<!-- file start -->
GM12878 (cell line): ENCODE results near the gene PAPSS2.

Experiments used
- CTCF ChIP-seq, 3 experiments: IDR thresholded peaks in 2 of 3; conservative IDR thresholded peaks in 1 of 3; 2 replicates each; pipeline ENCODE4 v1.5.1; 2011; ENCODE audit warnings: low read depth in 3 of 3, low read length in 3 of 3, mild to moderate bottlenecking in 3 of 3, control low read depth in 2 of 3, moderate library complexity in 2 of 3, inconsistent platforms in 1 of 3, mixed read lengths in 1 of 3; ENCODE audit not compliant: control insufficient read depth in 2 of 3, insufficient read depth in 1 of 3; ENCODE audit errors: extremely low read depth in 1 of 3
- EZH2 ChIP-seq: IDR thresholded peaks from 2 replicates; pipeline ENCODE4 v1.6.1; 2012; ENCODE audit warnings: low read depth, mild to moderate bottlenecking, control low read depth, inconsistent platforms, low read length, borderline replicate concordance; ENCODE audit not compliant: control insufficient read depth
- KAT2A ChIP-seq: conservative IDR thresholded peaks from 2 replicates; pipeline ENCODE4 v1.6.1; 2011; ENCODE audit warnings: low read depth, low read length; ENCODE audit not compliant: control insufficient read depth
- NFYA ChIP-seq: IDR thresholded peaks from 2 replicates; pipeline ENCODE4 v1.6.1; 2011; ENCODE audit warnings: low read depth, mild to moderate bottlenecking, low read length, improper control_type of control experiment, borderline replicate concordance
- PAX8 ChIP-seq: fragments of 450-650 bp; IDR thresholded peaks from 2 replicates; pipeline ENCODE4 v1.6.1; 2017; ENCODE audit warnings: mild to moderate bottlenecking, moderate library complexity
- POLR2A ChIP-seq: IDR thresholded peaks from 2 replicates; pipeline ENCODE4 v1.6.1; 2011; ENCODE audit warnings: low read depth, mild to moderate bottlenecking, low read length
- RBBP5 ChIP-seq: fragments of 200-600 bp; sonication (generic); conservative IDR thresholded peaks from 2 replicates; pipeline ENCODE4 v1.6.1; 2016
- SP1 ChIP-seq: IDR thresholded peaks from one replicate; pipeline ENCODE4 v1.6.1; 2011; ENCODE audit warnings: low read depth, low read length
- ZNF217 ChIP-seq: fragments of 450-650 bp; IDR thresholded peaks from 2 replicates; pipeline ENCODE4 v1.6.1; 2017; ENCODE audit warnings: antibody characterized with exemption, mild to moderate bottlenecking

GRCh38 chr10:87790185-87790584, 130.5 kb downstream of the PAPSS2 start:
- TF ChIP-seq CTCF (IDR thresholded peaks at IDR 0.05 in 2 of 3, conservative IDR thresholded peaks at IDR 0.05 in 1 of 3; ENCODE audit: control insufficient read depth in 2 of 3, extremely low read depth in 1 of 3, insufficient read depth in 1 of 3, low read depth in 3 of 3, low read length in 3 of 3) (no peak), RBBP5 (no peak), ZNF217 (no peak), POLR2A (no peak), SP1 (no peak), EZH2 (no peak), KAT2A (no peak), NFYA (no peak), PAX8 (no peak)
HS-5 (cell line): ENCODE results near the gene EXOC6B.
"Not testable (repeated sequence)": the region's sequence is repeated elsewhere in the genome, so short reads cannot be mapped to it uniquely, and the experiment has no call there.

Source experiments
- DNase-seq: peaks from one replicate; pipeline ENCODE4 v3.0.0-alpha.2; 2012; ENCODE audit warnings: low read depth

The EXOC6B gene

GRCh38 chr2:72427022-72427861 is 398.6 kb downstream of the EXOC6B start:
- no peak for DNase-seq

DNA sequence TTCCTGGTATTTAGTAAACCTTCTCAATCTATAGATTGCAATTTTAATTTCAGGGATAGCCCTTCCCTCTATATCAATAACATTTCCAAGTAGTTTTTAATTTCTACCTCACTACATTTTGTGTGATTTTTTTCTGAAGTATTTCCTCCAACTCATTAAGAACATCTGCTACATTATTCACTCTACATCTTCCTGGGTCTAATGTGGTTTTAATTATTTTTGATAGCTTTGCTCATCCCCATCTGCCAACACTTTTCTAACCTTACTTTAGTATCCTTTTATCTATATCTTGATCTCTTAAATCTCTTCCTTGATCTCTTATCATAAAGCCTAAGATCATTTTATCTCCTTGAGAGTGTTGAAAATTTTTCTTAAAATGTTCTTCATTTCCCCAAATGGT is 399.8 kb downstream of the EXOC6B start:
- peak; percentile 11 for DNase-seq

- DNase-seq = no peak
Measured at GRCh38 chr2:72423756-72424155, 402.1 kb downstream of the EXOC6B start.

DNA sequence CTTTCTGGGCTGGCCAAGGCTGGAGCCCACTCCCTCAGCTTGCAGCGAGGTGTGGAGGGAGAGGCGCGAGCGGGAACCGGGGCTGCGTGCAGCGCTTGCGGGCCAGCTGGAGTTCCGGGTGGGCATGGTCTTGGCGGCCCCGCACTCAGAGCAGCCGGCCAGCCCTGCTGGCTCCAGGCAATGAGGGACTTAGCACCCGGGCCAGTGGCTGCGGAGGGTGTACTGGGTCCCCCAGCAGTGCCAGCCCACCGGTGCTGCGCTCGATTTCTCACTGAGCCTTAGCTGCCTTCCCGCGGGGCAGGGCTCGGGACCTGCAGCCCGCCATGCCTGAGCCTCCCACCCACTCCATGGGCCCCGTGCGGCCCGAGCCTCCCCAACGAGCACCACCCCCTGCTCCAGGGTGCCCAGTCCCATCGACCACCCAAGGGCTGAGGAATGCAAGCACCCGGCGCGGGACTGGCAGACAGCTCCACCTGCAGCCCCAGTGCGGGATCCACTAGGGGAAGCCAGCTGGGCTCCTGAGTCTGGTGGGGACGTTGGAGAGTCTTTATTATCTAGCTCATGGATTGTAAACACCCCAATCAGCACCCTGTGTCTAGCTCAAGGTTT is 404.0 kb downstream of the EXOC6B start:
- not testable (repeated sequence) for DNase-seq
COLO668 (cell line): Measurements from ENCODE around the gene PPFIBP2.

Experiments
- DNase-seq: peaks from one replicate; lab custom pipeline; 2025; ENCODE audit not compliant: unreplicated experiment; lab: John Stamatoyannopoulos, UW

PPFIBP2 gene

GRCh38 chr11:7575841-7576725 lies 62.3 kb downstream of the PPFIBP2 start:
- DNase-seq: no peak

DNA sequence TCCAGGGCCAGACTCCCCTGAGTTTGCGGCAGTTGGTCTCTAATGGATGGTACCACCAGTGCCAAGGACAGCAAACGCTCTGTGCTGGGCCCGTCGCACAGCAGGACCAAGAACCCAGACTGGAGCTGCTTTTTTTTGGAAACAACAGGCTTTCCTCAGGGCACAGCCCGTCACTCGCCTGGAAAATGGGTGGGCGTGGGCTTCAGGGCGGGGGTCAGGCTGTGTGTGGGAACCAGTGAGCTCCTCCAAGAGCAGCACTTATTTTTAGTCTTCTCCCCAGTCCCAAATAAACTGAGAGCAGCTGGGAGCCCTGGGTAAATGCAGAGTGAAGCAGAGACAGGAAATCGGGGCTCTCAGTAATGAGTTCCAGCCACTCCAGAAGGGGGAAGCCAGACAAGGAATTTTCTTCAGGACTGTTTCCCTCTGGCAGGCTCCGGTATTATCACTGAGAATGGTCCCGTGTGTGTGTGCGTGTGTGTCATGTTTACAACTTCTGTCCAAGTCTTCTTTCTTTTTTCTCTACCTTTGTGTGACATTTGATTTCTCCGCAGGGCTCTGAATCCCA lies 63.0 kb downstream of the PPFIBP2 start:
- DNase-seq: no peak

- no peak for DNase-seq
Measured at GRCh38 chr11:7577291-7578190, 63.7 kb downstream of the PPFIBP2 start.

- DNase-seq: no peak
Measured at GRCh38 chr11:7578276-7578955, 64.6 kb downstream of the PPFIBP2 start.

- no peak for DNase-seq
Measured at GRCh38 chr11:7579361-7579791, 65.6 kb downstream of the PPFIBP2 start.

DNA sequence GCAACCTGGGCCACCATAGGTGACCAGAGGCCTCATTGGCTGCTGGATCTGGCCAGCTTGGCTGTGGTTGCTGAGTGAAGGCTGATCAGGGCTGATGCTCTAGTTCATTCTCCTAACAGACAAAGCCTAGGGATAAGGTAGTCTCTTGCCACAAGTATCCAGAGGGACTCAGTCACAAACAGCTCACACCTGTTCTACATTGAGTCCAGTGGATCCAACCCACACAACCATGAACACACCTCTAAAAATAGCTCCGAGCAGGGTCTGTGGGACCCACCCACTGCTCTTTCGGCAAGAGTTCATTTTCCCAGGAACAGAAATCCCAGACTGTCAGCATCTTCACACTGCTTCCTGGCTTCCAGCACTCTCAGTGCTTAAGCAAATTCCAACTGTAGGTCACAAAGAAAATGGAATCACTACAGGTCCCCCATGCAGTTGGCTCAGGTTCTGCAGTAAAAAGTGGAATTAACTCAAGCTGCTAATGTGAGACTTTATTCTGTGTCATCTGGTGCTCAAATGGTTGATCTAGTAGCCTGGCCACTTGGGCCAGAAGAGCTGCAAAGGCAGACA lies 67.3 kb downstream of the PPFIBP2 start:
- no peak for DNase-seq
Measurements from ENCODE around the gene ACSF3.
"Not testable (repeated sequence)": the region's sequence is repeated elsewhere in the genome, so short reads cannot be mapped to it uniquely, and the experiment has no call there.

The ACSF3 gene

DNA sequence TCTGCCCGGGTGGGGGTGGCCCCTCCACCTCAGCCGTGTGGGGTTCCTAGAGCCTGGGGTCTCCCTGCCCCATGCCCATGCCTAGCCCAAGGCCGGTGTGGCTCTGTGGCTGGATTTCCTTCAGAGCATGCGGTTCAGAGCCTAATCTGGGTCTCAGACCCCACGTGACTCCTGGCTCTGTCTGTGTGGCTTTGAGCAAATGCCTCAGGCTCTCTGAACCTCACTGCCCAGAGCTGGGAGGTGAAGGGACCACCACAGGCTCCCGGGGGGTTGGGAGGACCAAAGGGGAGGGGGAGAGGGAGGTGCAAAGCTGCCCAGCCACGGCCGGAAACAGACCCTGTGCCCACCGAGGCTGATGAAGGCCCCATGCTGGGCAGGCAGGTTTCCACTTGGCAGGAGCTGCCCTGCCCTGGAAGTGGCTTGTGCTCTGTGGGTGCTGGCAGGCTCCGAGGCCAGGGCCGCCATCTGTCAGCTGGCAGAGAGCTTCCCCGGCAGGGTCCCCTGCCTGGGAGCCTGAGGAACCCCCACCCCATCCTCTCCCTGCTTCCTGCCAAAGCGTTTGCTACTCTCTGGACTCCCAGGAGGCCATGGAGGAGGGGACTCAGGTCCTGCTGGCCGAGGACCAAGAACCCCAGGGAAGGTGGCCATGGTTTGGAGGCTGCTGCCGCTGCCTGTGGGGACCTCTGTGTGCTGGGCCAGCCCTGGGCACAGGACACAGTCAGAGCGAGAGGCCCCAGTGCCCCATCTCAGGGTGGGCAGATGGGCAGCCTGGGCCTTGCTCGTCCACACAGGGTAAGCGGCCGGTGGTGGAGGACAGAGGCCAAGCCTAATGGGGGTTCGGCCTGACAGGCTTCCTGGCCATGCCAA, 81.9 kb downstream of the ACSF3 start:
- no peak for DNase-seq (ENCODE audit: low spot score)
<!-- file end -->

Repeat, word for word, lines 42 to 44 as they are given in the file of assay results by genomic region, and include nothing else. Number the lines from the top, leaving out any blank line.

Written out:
- no peak for DNase-seq
Measurements from ENCODE around the gene ACSF3.
"Not testable (repeated sequence)": the region's sequence is repeated elsewhere in the genome, so short reads cannot be mapped to it uniquely, and the experiment has no call there.